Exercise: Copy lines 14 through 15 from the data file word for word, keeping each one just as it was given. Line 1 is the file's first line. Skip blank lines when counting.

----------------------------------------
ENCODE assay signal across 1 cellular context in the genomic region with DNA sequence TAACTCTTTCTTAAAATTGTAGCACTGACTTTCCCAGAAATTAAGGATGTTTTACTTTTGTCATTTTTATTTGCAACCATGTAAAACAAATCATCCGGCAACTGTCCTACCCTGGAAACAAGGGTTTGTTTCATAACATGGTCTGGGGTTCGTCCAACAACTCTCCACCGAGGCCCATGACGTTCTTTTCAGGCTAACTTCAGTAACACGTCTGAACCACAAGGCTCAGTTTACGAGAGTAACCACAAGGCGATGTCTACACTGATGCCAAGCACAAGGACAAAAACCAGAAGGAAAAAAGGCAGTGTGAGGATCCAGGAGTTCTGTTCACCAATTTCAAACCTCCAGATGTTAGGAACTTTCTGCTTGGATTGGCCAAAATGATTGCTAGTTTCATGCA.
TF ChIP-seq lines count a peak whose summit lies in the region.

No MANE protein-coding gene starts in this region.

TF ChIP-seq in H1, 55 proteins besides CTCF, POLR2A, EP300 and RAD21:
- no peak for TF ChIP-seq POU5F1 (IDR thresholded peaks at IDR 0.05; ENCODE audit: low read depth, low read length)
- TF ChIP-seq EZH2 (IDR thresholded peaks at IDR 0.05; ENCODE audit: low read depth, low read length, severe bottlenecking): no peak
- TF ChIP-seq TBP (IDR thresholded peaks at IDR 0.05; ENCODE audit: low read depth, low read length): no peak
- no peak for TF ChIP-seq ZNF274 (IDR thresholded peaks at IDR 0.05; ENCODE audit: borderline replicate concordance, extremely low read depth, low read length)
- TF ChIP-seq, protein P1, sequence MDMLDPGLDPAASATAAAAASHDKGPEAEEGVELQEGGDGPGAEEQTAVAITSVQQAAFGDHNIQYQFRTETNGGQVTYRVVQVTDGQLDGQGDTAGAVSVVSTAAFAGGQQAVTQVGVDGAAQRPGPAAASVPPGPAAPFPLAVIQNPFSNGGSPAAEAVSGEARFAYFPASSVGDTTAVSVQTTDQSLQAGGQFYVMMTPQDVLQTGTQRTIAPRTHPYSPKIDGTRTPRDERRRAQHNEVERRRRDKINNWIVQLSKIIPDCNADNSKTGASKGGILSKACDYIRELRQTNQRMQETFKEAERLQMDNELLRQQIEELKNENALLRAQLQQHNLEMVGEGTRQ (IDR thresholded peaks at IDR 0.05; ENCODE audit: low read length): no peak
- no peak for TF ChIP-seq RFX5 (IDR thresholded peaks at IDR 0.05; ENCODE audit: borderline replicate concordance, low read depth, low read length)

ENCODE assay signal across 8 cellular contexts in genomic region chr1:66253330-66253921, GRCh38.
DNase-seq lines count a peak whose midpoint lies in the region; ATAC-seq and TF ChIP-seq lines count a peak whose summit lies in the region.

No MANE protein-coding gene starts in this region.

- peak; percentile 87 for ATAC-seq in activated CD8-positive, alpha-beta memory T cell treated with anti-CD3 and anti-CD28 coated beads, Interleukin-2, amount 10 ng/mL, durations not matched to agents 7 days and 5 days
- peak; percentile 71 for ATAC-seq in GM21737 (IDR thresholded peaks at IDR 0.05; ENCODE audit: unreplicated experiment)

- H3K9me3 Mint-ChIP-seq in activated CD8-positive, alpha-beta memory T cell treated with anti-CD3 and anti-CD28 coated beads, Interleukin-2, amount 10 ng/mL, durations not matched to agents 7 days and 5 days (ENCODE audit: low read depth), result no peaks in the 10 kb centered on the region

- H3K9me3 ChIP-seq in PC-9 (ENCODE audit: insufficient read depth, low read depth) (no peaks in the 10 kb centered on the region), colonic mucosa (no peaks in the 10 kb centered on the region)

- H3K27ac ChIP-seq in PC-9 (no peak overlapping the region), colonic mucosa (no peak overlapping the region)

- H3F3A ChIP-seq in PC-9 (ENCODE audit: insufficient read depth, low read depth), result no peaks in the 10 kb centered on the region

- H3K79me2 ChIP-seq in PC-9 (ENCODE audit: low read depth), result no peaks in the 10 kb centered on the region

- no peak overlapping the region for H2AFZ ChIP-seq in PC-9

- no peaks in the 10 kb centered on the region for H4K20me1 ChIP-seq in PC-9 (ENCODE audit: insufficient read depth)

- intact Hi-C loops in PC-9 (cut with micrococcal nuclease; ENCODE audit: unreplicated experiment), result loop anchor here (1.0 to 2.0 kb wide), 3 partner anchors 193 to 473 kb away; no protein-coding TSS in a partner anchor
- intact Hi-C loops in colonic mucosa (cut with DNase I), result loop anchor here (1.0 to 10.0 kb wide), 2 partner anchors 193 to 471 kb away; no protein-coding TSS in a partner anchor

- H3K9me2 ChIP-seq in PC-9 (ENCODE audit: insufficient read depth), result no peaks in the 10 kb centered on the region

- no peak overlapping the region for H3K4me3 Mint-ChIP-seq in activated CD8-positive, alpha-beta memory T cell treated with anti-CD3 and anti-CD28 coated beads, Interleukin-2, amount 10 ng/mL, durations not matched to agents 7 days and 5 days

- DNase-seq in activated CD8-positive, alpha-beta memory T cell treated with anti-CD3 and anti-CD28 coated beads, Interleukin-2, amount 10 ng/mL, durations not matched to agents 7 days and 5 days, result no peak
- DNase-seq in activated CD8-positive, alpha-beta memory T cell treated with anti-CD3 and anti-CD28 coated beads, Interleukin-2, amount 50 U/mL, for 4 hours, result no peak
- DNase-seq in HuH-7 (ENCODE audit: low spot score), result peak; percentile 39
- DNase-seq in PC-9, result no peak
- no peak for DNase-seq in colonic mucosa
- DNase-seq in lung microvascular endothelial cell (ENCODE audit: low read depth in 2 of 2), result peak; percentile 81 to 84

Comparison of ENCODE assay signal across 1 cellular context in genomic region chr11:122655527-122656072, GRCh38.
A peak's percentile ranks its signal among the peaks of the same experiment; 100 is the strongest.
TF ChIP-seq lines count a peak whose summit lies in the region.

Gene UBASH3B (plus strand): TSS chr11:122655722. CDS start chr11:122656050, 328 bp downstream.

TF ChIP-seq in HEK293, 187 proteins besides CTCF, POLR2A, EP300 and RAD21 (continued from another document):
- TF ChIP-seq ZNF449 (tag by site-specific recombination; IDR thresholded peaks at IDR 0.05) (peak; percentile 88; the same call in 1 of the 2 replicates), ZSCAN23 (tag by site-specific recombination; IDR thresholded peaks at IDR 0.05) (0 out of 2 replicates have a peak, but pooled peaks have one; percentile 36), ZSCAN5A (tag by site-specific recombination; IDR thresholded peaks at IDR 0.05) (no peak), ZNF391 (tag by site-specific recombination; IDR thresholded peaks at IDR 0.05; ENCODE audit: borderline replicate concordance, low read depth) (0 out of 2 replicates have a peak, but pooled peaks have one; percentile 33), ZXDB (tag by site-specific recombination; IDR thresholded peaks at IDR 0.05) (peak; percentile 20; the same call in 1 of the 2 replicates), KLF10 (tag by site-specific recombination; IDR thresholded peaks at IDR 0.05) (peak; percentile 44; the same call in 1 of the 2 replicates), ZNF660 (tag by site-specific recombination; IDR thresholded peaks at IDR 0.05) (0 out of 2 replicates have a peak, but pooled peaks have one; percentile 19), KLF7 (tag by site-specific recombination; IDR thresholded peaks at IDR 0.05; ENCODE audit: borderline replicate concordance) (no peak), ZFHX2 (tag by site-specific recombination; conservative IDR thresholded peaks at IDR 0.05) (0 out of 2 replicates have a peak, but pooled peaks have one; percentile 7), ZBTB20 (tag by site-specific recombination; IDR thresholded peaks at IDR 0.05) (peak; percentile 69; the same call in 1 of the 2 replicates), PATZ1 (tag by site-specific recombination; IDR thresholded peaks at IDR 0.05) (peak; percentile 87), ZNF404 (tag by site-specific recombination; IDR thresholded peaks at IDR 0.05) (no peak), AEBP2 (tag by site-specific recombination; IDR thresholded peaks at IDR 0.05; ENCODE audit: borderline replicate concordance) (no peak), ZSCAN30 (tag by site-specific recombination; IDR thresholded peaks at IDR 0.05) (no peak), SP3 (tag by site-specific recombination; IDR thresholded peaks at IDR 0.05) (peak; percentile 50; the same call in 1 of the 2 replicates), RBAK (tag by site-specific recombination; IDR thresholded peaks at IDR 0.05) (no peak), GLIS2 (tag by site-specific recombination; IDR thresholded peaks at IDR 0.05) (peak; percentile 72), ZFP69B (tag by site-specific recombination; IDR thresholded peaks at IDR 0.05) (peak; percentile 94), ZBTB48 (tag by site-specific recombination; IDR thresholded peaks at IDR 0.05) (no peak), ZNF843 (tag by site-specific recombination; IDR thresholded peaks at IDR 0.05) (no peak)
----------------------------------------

- peak; percentile 87 for ATAC-seq in activated CD8-positive, alpha-beta memory T cell treated with anti-CD3 and anti-CD28 coated beads, Interleukin-2, amount 10 ng/mL, durations not matched to agents 7 days and 5 days
- peak; percentile 71 for ATAC-seq in GM21737 (IDR thresholded peaks at IDR 0.05; ENCODE audit: unreplicated experiment)